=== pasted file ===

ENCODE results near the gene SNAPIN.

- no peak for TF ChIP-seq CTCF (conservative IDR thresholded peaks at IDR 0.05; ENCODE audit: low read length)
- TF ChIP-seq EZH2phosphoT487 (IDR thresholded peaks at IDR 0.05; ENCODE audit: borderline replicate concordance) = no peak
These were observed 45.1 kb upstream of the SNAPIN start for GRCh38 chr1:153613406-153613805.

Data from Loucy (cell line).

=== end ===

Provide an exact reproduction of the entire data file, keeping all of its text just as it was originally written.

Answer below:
ENCODE results near the gene SNAPIN.

- no peak for TF ChIP-seq CTCF (conservative IDR thresholded peaks at IDR 0.05; ENCODE audit: low read length)
- TF ChIP-seq EZH2phosphoT487 (IDR thresholded peaks at IDR 0.05; ENCODE audit: borderline replicate concordance) = no peak
These were observed 45.1 kb upstream of the SNAPIN start for GRCh38 chr1:153613406-153613805.

Data from Loucy (cell line).